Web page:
"The coffee ring effect is very common in everyday experience," Yunker said. "To avoid it, scientists have gone to great lengths designing paints and inks that produce an even coating upon evaporation. We found that the effect can be eliminated simply by changing the shape of the particle."

The edges of a water drop sitting on a table or a piece of paper, for example, are often "pinned" to the surface. This means that when the water evaporates, the drop can't shrink in circumference but instead flattens out. That flattening motion pushes water and anything suspended in it, such as coffee particles, to its edges. By the time the drop fully evaporates, most of the particles have reached the edge and are deposited on the surface, making a dark ring.

University of Chicago physicists Sidney Nagel, Thomas Witten and their colleagues wrote an influential paper about this process in 1997, which focused mainly on suspended spherical particles, but it was not until the Yodh team's recent experiments that the surprising role played by suspended particle shape was discovered.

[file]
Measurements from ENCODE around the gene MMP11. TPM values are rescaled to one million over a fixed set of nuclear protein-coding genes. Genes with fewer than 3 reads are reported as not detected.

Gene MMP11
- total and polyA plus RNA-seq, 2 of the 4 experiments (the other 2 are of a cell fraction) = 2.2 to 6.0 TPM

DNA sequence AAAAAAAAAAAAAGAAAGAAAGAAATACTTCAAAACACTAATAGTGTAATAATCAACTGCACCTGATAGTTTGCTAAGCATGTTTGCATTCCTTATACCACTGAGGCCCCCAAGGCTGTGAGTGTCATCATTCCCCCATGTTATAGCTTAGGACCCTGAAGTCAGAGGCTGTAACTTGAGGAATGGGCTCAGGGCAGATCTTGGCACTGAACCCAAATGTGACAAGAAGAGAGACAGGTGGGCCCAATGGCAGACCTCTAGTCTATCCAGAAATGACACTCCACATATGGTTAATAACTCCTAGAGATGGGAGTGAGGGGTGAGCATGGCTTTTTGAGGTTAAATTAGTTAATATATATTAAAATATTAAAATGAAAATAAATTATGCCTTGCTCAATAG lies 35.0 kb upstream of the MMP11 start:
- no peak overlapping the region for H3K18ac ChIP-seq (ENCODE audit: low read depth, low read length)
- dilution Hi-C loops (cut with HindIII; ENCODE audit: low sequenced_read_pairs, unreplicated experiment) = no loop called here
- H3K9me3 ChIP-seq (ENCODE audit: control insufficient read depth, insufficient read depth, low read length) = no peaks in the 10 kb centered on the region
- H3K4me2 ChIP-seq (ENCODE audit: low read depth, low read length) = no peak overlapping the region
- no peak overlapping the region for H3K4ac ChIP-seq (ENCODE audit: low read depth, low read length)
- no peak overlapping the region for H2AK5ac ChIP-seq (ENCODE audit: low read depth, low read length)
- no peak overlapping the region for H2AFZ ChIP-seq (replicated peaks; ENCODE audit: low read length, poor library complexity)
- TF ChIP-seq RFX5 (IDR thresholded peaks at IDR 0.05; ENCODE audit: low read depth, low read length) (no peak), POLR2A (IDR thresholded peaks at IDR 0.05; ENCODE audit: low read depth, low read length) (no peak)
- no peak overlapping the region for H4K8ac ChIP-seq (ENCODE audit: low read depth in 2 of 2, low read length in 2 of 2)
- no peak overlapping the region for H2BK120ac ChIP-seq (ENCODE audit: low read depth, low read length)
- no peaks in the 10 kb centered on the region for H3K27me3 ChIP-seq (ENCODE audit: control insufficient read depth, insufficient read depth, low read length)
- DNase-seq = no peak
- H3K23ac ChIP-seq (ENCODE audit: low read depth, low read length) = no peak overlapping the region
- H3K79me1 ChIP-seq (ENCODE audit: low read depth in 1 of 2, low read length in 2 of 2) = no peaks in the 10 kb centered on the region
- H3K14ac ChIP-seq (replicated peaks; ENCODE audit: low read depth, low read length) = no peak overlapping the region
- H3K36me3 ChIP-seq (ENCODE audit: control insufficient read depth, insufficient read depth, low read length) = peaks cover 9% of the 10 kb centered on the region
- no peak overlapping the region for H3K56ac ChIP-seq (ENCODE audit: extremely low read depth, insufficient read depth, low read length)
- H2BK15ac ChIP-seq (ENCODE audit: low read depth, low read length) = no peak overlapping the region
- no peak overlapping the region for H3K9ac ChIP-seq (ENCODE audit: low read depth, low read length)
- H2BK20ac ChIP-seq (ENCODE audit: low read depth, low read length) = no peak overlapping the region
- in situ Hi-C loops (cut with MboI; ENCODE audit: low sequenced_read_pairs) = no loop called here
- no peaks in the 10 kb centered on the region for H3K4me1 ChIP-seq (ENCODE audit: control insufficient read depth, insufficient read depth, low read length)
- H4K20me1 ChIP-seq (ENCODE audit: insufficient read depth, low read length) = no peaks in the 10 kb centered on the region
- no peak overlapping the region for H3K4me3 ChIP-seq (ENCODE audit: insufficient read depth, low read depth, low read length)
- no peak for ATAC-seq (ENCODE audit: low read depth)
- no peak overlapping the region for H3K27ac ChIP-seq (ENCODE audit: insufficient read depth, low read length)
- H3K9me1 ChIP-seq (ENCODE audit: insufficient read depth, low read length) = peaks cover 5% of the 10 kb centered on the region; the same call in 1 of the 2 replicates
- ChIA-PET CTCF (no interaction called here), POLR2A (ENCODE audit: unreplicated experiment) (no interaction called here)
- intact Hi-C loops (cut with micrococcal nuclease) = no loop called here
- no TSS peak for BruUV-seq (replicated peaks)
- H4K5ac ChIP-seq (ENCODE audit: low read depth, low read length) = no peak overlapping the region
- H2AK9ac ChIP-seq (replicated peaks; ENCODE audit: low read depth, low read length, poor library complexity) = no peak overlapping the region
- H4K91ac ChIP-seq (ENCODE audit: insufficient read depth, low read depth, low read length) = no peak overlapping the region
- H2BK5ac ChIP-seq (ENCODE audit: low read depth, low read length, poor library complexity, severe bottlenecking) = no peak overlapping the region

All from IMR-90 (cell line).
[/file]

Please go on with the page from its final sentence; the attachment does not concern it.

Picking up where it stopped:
Yodh's team used uniformly sized plastic particles in their experiments. These particles were initially spherical but could be stretched into varying degrees of eccentricity, to ensure the experiments only tested the effect of the particle's shape on the drying pattern.

The researchers were surprised at how big an effect particle shape had on the drying phenomenon.